All children are artists. The problem is how to remain an artist once he grows up.
Pablo Picasso

I want to get back to uncomplicated creating, making without thinking, joyful making. I miss it. Perhaps I will drag out my pens this afternoon, lie in bed and just draw and draw and draw. I know when I feel like this – dissatisfied, antsy and annoyed with myself and my art – that work is the only cure. I might not make anything good but even lousy art usually moves things along.

One final note: I’m not looking for sympathy here. I am not in crisis, despair or needing reassurance that my art is good: I’ve been through this many, many times before and I know that I will pull out of it and start making again, usually with renewed vigour and enthusiasm. I am well aware that this is a natural part of the artistic process that most artists periodically go through. I’m putting this out there in the hope that other people will learn that this is just part of making art and so that they don’t despair when it happens to them.

And now I’m going to go and take a walk with my camera to get some fresh air, buy something yummy for dinner and hopefully clear my head.

June Days

Unfortunately I’ve been unwell for the last few days but I hope to get some proper writing done in the next day or two. In the meantime, in celebration of having my broadband back, here are some new photos from my garden. When I’m ill, my life often focuses down to very small things; a reflection in a bucket, the wind in the grass, pollen laden stamens, bats hunting across a twilight sky, the cat on my lap.

Kirsty Hall, photograph of Red Lily
Kirsty Hall: Red Lily, June 2008

Kirsty Hall, photograph of Blue Convolus
Kirsty Hall: Blue Convolus, June 2008

Kirsty Hall, photograph of trees reflected in a bucket
Kirsty Hall: Reflection, June 2008

Kirsty Hall, photograph of Grass seeds
Kirsty Hall: Grass Seeds, June 2008

A charity thing

A friend of mine is raising money for the cancer charity Maggies Centres by climbing all the Monroes in Scotland ( a Monroe is a Scottish mountain over 3,000 feet and there are 284 of them!) He’d originally planned to do this in a year but didn’t manage it due to various issues, however, he kept going and he’s now nearing the end of his project. I’d love to surprise him with a last minute boost from people he doesn’t even know, so if you feel inclined, please stop by his site and make a donation.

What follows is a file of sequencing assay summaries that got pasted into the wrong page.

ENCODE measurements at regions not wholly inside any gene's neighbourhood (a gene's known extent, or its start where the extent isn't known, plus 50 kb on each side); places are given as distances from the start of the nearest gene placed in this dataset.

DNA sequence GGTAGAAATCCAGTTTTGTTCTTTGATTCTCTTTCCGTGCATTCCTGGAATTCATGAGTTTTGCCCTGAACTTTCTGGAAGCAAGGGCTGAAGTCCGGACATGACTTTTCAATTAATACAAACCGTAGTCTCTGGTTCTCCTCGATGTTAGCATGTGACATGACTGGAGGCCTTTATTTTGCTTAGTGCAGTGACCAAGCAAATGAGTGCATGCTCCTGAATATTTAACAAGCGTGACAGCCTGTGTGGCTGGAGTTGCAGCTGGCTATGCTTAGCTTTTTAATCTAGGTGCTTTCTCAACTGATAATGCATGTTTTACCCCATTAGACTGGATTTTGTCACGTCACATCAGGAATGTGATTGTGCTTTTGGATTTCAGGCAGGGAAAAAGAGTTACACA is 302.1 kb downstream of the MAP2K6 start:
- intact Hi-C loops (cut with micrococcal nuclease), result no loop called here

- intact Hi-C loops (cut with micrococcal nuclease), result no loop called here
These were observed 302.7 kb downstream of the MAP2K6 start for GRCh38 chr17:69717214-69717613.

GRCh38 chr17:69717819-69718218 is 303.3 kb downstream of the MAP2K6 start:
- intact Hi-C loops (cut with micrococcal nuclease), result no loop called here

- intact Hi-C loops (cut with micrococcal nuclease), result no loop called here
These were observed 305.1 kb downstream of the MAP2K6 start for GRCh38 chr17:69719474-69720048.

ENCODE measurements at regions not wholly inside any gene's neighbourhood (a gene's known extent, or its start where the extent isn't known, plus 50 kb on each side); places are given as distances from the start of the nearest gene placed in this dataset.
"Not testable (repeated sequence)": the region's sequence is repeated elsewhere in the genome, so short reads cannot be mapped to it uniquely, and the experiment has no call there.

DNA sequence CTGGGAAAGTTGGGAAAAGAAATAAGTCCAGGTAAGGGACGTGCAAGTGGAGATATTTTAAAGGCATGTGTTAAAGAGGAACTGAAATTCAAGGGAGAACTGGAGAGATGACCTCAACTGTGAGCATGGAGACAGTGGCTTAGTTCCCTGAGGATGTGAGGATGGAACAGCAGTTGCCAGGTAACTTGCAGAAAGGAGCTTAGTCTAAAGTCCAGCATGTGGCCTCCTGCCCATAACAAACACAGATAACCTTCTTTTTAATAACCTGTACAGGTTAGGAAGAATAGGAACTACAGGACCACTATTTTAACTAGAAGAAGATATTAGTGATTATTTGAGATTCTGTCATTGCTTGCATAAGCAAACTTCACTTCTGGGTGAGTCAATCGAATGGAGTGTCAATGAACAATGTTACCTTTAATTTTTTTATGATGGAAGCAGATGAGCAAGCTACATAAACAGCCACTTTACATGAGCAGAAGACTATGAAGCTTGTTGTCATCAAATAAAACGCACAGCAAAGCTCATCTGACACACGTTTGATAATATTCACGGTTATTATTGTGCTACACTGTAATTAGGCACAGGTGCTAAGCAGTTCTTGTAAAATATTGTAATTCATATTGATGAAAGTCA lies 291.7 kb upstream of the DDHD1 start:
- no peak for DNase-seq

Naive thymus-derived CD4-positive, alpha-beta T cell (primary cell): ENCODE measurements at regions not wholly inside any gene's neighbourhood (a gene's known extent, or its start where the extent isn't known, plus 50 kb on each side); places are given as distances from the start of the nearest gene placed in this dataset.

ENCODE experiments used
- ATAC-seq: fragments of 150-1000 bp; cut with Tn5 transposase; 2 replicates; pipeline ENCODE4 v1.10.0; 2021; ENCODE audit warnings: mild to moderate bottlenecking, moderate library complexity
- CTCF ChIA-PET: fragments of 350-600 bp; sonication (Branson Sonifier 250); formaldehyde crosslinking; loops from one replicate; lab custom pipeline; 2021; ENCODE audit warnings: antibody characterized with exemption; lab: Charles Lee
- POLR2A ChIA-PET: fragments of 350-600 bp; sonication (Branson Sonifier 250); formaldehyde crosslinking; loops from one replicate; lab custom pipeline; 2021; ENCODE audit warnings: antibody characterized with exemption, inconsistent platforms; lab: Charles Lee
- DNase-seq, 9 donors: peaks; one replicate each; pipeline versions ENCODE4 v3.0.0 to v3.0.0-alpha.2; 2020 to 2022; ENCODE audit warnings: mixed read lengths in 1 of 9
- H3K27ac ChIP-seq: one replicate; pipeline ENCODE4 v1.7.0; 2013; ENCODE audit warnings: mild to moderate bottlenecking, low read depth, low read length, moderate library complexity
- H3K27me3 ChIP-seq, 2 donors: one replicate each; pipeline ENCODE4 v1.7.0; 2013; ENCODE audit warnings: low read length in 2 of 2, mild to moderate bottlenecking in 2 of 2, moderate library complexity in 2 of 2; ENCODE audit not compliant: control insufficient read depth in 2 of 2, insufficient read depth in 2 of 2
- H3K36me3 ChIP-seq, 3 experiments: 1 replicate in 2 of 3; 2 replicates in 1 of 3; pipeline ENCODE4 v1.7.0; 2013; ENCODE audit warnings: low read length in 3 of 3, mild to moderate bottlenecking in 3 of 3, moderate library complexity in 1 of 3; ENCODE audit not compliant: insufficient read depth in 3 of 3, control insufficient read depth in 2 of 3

Still lives

Hmm, apparently I did something weird this morning and this post vanished into the ether even though I’m sure I published it. Even more annoying, it didn’t save most of it, so I’ve had to rewrite it. Fortunately most of it is based on an old piece of writing from way back in 2001, so it wasn’t too much work. I’ve even managed to put in a couple of pictures – if I’m very patient, I can link to photos that are already on Flickr, I just can’t upload any new ones. Using dial-up is like wading through treacle and I can’t wait to get back to the 21st century and a fast broadband connection although I am enjoying hearing the old modem sound again, it’s quite the nostalgia trip.

Anyway, it’s time to raid the vaults… this has been edited slightly to tighten up the language and grammar but is more or less unchanged from the original.

Still Life

I have come to realise that much of what I make is actually Still Life. My photographs, in particular, have a Still Life sensibility. I am looking at small things – like hot raspberries on the beach or the reflection in a bowl of water – and saying that they are small yet important. It seems to me that that is what most Still Lives do: they take everyday things and set them apart so we can truly see them.

blue bowl 02
Kirsty Hall: Blue Bowl Reflection, circa 1999

Still Life demands that we really look at the flagon of wine and the apple; the bowl of cherries; the lifeless carcasses. It ponders the flowers, the glass and the tablecloth. It shows us the texture of everyday life and forces the realisation that actually these things are amazing: the bread we eat, the soft cheese, the pile of fruit, the luscious cakes, the humble or grand spread. This is what keeps us alive after all. This is what nourishes us. Of course we also need vast epic pictures of the imagination and portraits that force us to look at our frail human bodies. We need art to consider many things but it seems odd that Still Life should so often have been considered the least important subject matter in art, when it deals so intimately with life and death.

Grape stem 01
Kirsty Hall: Grape Stem, May 2003